Star Ratings are Tacky

Probably the most questionable aspect of this year's conference were the star ratings accompanying public reviews. Star ratings are used to rank. We are conditioned every day to ignore items with low star ratings. We shun Netflix movies with low star-rating (except for kung fu flicks). I can't remember purchasing an Amazon product with a rating below 4 stars. It's nice to get feedback from the public but public commenters (potentially with conflicts of interest) shouldn't have the right to bias the official reviewers' feelings towards a paper by saddling them with a star rating. They should at least have to win over the reviewers with their prose.

More to the point star ratings feel both unscientific and belittling. Even the numerical scores that normally accompany official reviews make me uncomfortable, but at least those scores have clear meanings (clear reject, marginally below acceptance threshold, marginally above, solid paper, accept, etc. In contrast, star ratings offered to commenters without guidance.

Awkwardness on the Comment Boards

On multiple occasions I was asked to comment on other people's papers. Obviously I did not (I didn't comment on any papers). I am sure I'm not the only one who encountered this. Academic publication shouldn't be a popularity contest. Presumably solicited comments would be strictly positive comments. If such comments have influence, it provides an incentive to campaign for a paper acceptance. More generally, the public commenting process felt awkward. Comments were infrequent, and the vast majority of papers received no comments.

Unfortunately, I'm not sure know how to avoid these problems while keeping public comments. Anonymous public comments present obvious problems. They would likely to devolve into Reddit-style trolling. On the other hand, with non-anonymous comments, many researchers are reluctant to provide candid feedback. This results in the present situation where only a small number of comments go up, written by an even smaller number of commenters. Non-anonymous commenting also poses a problem regarding prominent commenters. Do famous commenters carry more clout with reviewers? Should they?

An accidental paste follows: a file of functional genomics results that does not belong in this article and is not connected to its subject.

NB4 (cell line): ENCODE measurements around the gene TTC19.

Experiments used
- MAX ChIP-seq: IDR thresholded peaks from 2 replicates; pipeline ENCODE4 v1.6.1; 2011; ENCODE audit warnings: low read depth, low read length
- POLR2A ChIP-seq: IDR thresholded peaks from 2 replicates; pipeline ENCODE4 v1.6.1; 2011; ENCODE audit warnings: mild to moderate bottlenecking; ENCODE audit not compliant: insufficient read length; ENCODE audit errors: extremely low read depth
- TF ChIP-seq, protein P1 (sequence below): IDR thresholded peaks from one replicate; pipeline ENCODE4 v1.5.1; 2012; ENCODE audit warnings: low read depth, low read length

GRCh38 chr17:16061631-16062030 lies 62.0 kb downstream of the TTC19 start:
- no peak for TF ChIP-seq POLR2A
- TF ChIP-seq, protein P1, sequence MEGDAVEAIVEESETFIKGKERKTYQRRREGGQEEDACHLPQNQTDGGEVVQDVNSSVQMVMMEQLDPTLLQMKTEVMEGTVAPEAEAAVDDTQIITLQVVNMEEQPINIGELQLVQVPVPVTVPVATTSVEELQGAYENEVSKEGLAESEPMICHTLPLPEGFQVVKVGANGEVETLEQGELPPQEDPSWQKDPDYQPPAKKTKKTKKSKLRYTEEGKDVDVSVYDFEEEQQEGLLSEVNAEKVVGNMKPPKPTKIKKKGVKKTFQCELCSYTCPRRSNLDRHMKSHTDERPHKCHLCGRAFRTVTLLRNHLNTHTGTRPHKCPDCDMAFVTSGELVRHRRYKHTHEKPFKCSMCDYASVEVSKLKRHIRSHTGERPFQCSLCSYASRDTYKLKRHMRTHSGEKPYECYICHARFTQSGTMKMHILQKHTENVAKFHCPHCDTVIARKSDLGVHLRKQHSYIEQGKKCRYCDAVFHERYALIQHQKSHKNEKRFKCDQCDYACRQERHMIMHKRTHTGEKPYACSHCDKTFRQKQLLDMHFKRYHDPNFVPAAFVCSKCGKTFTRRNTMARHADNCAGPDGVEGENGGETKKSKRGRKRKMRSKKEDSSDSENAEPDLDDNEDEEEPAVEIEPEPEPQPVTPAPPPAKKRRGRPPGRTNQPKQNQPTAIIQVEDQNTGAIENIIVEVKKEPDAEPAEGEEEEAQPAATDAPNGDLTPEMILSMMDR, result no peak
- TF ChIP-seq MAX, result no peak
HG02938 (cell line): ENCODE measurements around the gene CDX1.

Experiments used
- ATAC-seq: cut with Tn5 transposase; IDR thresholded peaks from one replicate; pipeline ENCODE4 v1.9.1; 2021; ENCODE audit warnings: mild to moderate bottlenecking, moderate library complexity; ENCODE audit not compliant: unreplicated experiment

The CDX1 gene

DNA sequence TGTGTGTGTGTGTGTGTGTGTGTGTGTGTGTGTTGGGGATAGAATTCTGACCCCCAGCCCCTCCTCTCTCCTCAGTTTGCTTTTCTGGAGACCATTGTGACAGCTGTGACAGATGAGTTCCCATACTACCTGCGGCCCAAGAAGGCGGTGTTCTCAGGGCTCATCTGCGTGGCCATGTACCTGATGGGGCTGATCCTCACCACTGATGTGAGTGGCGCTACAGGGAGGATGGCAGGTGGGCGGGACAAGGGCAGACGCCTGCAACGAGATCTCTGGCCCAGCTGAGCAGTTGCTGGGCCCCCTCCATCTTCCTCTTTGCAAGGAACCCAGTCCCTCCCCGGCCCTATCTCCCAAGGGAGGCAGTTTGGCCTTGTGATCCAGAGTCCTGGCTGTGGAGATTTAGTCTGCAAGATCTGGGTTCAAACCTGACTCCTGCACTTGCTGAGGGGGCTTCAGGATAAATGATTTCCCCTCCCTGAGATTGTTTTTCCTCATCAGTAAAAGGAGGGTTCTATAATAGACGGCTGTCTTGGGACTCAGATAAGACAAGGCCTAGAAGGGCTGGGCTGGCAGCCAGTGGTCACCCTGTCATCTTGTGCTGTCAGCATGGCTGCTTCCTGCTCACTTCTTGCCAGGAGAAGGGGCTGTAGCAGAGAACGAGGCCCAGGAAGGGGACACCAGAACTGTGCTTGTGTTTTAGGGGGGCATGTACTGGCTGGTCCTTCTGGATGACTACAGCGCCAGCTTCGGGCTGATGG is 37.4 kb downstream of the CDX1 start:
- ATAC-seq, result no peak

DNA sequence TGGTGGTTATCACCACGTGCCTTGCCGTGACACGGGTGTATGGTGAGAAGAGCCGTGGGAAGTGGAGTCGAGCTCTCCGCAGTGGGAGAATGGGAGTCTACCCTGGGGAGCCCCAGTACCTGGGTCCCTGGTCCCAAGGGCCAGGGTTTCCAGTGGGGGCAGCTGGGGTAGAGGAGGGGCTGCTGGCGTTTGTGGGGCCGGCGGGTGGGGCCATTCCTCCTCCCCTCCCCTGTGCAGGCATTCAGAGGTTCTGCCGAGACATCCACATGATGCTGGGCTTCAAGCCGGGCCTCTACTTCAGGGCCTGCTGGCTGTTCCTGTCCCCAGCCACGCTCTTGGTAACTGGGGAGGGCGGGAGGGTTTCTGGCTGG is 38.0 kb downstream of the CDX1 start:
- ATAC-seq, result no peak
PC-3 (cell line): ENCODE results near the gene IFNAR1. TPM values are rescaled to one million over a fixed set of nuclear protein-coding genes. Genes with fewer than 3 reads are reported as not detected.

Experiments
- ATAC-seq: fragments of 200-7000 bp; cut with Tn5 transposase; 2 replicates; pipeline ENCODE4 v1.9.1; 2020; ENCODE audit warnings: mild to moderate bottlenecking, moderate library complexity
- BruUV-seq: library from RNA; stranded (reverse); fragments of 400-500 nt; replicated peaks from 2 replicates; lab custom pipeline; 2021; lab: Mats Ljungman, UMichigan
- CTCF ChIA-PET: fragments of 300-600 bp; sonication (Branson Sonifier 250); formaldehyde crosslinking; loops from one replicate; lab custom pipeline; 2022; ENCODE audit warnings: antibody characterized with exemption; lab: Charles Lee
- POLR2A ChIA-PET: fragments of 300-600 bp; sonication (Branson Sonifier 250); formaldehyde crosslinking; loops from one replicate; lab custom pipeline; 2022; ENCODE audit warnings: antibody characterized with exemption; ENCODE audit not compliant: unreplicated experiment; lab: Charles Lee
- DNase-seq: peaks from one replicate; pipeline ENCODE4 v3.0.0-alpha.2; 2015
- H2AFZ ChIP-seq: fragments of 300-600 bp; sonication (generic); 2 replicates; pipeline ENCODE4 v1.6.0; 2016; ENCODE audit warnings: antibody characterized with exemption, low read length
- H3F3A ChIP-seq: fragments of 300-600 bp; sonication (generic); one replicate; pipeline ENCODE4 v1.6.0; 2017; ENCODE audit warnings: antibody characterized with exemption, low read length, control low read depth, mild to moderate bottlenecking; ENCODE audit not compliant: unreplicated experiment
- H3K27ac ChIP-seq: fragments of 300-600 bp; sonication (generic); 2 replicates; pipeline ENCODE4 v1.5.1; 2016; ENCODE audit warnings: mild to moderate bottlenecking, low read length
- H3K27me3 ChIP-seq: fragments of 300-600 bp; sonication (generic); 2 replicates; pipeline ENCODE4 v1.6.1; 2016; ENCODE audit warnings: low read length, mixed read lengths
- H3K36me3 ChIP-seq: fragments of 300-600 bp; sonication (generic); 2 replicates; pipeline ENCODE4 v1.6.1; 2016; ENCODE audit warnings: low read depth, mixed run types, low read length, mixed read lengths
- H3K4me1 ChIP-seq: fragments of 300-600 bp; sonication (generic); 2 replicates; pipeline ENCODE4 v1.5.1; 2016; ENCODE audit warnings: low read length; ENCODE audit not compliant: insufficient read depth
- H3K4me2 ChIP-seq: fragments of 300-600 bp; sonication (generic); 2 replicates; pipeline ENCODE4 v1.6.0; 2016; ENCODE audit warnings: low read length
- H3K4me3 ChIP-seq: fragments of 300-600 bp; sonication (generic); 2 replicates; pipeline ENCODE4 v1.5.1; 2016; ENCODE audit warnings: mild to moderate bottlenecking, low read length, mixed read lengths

Of course, public commenting also has charms. Many public commenters helped fill in missing references. Some pointed out parts of papers where explanations might be unclear or additional experiments might be helpful, leading to improved drafts. I don't know how to reconcile all of these issues. Public comments are a fascinating part of the ICLR process, but one still rough around the edges, warranting further experimentation.

A Case for Blind Submissions (Sometimes)

While ICLR's model is fascinating, double-blind reviews still have a place. This year's ICLR conference appears to be run with integrity, with papers receiving high-quality critical reviews regardless of the celebrity of their authors. However, absent double-blind conferences to compare against, it might eventually grow difficult to gauge the objectivity of single-blind conferences.

Conclusions

In all, ICLR poses a refreshing, cavalier model, in the otherwise homogenous landscape of academic publication. ICLR addresses the modern publication environment, acknowledging and embracing arXiv.org, while many other conferences ignore the issue, carrying on with the (often false) pretense of blind submissions. I believe that ICLR will improve all other conferences by producing data both on what works and what doesn't. Less adventurous organizers can still learn from ICLR's experiments. Further, ICLR can accelerate the career development of many young machine learning researchers, providing them with an unprecedented opportunity to learn from both positive and negative reviews of hundreds of papers, where they previously would sink months at a time to acquire each new data point. Hopefully, ICLR will continue both to improve and to experiment. But please, kill the star ratings.

Zachary Chase Lipton Zachary Chase Lipton is a PhD student in the Computer Science Engineering department at the University of California, San Diego. Funded by the Division of Biomedical Informatics, he is interested in both theoretical foundations and applications of machine learning. In addition to his work at UCSD, he has interned at Microsoft Research Labs and as a Machine Learning Scientist at Amazon, is a Contributing Editor at KDnuggets, and has signed on as an author at Manning Publications.